Bed Bugs in Hotels

//Bed Bugs in Hotels
By |2019-07-24T17:36:46+00:00July 12th, 2019|blog|0 Comments

Bed Bugs in Hotels

07.12.2019

How to Get Bedbugs to Check Out Permanently

There are two words that can send a chill down most of our spines. No, I’m not talking about a ‘tax audit’. I’m talking about bed bugs.

Bed bugs are tiny blood-sucking parasites that like to hide in the corners and crevices of beds and feast on us while we sleep. While they are an absolute nuisance in our homes, bed bugs in hotels can be particularly challenging and can create legal issues for hotel chains.

The History of Bed Bugs in America 

Bed bugs used to be very common in the United States in the early part of the 20th century. But, with the introduction of potent insecticides in the 1950s, most of the bed bugs in this country became a thing of the past, and millions of Americans could go to sleep without reminding each other, “Don’t let the bed bugs bite.”

But in the early 2000s, we began to see a resurgence of bed bug infestations in the United States. And they weren’t just creeping back into our homes; they were making headlines while making appearances in NBA players’ hotel rooms.

How bad is the recent bed bug problem? According to the 2018 Bugs Without Borders survey conducted by the National Pest Management Association, 97% of respondents treated their environment for bed bugs within the past year. Prior to 2000, only 25% of respondents said they had encountered a bed bug infestation.

Bed Bugs in Hotels and the Legal Ramifications

If you own or manage a hotel chain, the last thing you want is a bed bug situation that can ruin your reputation with the public. That’s why it’s absolutely necessary to have a bed bug prevention and action plan in place.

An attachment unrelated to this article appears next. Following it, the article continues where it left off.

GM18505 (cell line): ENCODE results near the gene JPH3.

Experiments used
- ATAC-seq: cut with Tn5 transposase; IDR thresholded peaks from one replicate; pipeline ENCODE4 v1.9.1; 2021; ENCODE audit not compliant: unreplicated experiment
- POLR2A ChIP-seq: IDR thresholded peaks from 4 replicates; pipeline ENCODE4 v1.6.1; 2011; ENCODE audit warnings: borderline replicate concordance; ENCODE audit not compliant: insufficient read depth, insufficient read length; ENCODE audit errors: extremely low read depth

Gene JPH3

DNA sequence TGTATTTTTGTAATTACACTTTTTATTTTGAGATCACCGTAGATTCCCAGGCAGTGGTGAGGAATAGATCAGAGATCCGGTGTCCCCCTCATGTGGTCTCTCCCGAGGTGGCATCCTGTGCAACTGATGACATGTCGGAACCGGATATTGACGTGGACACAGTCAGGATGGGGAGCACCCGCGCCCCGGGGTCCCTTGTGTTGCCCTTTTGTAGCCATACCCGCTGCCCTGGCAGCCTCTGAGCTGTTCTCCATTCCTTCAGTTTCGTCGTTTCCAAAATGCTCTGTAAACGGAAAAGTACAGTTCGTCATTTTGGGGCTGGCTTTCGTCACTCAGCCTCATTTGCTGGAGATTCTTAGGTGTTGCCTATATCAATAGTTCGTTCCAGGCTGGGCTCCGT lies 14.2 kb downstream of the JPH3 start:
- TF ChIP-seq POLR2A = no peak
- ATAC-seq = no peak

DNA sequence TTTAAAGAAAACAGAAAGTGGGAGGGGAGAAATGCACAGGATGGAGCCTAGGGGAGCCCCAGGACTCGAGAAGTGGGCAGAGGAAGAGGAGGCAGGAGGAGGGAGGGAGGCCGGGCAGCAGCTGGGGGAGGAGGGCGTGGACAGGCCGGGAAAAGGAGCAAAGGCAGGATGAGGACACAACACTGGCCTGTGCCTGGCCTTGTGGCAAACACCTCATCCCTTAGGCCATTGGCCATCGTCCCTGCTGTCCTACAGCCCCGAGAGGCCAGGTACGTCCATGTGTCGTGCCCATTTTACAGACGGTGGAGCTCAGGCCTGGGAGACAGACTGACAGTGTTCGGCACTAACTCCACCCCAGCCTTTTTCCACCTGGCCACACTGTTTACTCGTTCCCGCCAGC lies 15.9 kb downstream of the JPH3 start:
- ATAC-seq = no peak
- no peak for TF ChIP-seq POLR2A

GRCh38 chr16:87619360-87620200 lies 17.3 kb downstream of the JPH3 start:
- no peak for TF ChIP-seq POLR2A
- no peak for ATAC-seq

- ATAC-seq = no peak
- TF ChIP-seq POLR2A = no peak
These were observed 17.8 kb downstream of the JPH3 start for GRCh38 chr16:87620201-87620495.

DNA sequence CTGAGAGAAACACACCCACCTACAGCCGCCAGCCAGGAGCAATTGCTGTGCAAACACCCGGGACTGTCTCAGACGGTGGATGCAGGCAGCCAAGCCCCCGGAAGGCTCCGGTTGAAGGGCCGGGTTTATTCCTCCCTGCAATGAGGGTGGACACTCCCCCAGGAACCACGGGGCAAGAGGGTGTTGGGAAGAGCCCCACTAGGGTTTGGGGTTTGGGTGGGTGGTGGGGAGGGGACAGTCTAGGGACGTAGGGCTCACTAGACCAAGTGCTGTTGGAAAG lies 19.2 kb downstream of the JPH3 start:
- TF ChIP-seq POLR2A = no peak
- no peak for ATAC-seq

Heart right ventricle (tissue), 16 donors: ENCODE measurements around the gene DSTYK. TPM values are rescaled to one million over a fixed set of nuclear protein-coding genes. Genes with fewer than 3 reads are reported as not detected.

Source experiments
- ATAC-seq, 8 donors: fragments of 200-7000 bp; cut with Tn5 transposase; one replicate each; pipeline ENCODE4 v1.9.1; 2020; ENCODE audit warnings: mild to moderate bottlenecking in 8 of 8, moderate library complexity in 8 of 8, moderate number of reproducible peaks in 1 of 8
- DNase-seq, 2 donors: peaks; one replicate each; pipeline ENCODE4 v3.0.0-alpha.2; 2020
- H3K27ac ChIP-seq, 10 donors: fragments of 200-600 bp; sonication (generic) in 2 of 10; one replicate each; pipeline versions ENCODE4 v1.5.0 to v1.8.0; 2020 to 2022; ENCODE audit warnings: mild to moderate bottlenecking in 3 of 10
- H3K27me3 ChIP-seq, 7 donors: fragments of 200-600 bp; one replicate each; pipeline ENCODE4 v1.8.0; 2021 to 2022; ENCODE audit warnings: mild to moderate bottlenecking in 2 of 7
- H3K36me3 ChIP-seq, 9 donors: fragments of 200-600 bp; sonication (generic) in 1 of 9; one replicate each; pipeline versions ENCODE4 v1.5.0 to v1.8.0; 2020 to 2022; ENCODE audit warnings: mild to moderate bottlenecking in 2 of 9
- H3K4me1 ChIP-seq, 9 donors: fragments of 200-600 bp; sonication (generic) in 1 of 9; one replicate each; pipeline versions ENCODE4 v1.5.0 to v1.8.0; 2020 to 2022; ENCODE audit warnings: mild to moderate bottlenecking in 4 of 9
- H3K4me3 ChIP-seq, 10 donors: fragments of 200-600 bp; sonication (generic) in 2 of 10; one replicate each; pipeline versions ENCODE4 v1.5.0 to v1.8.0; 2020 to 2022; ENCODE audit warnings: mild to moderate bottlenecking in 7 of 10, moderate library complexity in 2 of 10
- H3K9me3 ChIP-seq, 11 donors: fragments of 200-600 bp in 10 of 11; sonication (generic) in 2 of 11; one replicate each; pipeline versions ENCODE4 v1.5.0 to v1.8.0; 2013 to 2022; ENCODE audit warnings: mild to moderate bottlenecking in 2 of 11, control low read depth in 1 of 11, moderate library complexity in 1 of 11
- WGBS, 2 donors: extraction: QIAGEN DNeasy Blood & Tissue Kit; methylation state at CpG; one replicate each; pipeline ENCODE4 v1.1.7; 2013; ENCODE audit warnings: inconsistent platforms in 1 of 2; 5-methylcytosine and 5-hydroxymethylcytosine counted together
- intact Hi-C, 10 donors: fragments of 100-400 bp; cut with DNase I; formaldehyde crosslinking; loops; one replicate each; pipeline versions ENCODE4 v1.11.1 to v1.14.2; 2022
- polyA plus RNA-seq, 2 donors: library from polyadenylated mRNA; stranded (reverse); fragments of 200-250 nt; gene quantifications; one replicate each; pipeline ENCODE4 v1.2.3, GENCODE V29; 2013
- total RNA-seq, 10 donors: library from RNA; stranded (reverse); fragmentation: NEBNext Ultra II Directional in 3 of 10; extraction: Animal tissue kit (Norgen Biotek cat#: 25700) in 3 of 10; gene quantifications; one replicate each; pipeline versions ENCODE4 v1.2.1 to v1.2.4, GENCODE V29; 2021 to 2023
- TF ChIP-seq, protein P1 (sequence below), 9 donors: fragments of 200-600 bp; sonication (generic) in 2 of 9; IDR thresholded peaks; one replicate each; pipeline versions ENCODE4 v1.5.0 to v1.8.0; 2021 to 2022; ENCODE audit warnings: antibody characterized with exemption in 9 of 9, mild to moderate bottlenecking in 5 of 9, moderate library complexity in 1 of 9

Not long ago, the hospitality industry did not want to adopt bed bug action plans. To hotel management, this was akin to admitting you had a bed bug problem. But, in the last decade, numerous hotels have had to find out the hard way that not having an action plan can result in litigation and losing your good reputation with consumers.

In fact, legal experts have noticed a rise in bed bug litigation cases where guests sue hotels large sums of money. Consider some startling statistics from Orkin’s recent “Behind the Cost of bed Bugs – Hospitality Industry Report”:

  • Nearly half of the hotels surveyed had been subject to litigation because of bed bugs.

  • One in five were party to a lawsuit in the past year.

  • The average cost of litigation costs were, on average, $17,177 per incident. Combine these costs with the cost to remediate a bed bug infestation and a hotel could find themselves shelling out upwards of $23,000 per bed bug incident.

All it takes is a single report of bed bugs for your good name to become tarnished and the value of your hotel rooms to drop significantly. Consider another report on the economic impact of bed bugs in hotels that found bed bugs can reduce the value of a hotel room by $21 for leisure travelers and $38 for business travelers.

But these are only some of the costs of a bed bug infestation. You can also expect:

  • Lower stakeholder value

  • Increased operational expenses

  • Cost of replacing inventory

What is a Hotel’s Legal Obligation for Bed Bugs?

Currently no federal bed bug laws exist, but several states have passed legislation concerning bed bugs in hotels and management’s obligations to keep guests safe. So far California, Kansas, Alabama, Nevada, Minnesota, Ohio, South Dakota and West Virginia have enforced some form of bedbug-specific law that outlines cleanliness measures to prevent infestation.

However, under common law, all hotel managers share a responsibility to use “reasonable care” to promote guest safety. Since bed bugs pose well-known hazard to health and safety in the form of bites, allergic reactions to those bites and permanent scarring, hotel management is expected to clean, fumigate, disinfect and exterminate any known bed bug infestation.

And that is an important word right there: known – a known bed bug infestation. But management can’t wait for guests to point out bed bugs, because at that point your reputation and revenue is already at stake.

Let’s take a look at how hotel management, staff and the professional extermination companies they use can do a deep dive investigation to spot bed bugs before guests do.

Bed Bug Steamers Fill the Gap: Heat Treatments vs Chemical Treatments
*Average daily rate of hotels in the United States from 2001 to 2016 in USD. Statista, 2017.

How to Spot Bed Bugs in Hotels